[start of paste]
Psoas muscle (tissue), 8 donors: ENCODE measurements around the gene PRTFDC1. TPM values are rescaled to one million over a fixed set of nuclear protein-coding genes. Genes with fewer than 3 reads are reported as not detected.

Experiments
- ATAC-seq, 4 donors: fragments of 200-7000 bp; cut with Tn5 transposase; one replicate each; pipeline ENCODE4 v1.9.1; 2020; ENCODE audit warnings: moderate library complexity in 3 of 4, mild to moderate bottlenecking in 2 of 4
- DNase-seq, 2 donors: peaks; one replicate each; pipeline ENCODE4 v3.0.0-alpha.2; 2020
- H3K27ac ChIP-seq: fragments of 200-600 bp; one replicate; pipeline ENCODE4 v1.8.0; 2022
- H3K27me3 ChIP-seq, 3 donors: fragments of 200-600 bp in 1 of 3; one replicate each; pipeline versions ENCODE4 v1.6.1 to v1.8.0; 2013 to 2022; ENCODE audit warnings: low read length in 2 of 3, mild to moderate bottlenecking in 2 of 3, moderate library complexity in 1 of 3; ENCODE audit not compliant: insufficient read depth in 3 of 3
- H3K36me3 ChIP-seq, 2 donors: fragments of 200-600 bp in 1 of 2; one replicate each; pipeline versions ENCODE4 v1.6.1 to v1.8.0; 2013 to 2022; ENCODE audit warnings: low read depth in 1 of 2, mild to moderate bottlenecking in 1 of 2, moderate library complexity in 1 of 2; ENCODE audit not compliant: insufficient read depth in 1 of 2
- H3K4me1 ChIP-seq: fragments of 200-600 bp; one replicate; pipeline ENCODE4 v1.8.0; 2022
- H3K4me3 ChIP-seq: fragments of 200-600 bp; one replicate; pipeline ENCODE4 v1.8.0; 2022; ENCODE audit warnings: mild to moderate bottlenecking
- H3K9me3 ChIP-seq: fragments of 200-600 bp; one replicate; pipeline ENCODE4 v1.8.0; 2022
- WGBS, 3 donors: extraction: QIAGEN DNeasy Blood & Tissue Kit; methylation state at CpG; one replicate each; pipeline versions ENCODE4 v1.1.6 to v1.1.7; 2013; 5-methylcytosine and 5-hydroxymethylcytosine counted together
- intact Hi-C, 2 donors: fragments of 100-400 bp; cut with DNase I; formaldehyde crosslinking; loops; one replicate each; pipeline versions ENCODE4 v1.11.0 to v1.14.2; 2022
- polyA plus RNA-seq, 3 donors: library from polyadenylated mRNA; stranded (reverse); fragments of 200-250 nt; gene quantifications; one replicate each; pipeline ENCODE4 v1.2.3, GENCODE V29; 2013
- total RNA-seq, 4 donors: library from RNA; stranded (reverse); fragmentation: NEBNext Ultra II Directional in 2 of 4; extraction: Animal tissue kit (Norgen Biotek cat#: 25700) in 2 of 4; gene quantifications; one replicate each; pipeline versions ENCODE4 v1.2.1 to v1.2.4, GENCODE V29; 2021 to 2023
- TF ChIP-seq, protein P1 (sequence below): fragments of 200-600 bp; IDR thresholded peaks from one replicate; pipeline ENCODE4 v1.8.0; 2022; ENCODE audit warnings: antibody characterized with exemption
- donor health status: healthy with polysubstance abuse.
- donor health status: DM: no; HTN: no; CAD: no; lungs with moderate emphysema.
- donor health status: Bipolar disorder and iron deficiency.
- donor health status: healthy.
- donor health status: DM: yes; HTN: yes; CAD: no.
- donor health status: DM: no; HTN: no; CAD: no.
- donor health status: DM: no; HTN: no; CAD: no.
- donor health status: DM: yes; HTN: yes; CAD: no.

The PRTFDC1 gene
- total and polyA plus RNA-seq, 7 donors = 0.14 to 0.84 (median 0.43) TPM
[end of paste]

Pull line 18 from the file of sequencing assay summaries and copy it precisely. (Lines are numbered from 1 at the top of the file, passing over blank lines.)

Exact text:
- donor health status: Bipolar disorder and iron deficiency.